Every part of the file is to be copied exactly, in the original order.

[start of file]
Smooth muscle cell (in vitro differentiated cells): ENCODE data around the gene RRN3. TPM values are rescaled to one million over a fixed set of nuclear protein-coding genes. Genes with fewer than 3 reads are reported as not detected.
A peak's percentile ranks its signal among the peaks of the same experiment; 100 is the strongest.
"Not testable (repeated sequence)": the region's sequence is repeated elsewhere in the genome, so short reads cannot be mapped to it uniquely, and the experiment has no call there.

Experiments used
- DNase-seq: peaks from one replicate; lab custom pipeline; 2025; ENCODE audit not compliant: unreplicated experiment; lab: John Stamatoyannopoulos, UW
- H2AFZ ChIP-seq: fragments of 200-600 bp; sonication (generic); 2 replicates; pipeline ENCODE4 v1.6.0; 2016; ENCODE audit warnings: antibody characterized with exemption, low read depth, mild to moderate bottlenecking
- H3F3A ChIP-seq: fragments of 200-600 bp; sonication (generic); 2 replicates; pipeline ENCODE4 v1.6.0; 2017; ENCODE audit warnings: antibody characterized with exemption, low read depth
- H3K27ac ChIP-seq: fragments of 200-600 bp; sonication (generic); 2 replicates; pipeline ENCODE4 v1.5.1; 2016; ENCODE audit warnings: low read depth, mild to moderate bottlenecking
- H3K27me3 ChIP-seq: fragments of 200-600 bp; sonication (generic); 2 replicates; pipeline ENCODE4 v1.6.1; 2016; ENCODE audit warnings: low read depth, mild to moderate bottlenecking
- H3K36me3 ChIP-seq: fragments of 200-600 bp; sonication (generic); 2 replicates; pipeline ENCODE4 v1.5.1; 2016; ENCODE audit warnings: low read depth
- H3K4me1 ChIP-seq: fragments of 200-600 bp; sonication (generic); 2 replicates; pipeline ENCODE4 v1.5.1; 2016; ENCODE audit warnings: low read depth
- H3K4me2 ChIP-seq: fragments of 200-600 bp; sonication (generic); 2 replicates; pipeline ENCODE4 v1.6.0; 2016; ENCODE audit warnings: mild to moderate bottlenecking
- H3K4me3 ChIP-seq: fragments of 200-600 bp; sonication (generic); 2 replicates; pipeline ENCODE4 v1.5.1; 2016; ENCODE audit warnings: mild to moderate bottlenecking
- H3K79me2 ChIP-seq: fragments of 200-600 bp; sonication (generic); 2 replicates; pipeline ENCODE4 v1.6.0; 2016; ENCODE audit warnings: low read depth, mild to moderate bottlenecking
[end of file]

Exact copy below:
Smooth muscle cell (in vitro differentiated cells): ENCODE data around the gene RRN3. TPM values are rescaled to one million over a fixed set of nuclear protein-coding genes. Genes with fewer than 3 reads are reported as not detected.
A peak's percentile ranks its signal among the peaks of the same experiment; 100 is the strongest.
"Not testable (repeated sequence)": the region's sequence is repeated elsewhere in the genome, so short reads cannot be mapped to it uniquely, and the experiment has no call there.

Experiments used
- DNase-seq: peaks from one replicate; lab custom pipeline; 2025; ENCODE audit not compliant: unreplicated experiment; lab: John Stamatoyannopoulos, UW
- H2AFZ ChIP-seq: fragments of 200-600 bp; sonication (generic); 2 replicates; pipeline ENCODE4 v1.6.0; 2016; ENCODE audit warnings: antibody characterized with exemption, low read depth, mild to moderate bottlenecking
- H3F3A ChIP-seq: fragments of 200-600 bp; sonication (generic); 2 replicates; pipeline ENCODE4 v1.6.0; 2017; ENCODE audit warnings: antibody characterized with exemption, low read depth
- H3K27ac ChIP-seq: fragments of 200-600 bp; sonication (generic); 2 replicates; pipeline ENCODE4 v1.5.1; 2016; ENCODE audit warnings: low read depth, mild to moderate bottlenecking
- H3K27me3 ChIP-seq: fragments of 200-600 bp; sonication (generic); 2 replicates; pipeline ENCODE4 v1.6.1; 2016; ENCODE audit warnings: low read depth, mild to moderate bottlenecking
- H3K36me3 ChIP-seq: fragments of 200-600 bp; sonication (generic); 2 replicates; pipeline ENCODE4 v1.5.1; 2016; ENCODE audit warnings: low read depth
- H3K4me1 ChIP-seq: fragments of 200-600 bp; sonication (generic); 2 replicates; pipeline ENCODE4 v1.5.1; 2016; ENCODE audit warnings: low read depth
- H3K4me2 ChIP-seq: fragments of 200-600 bp; sonication (generic); 2 replicates; pipeline ENCODE4 v1.6.0; 2016; ENCODE audit warnings: mild to moderate bottlenecking
- H3K4me3 ChIP-seq: fragments of 200-600 bp; sonication (generic); 2 replicates; pipeline ENCODE4 v1.5.1; 2016; ENCODE audit warnings: mild to moderate bottlenecking
- H3K79me2 ChIP-seq: fragments of 200-600 bp; sonication (generic); 2 replicates; pipeline ENCODE4 v1.6.0; 2016; ENCODE audit warnings: low read depth, mild to moderate bottlenecking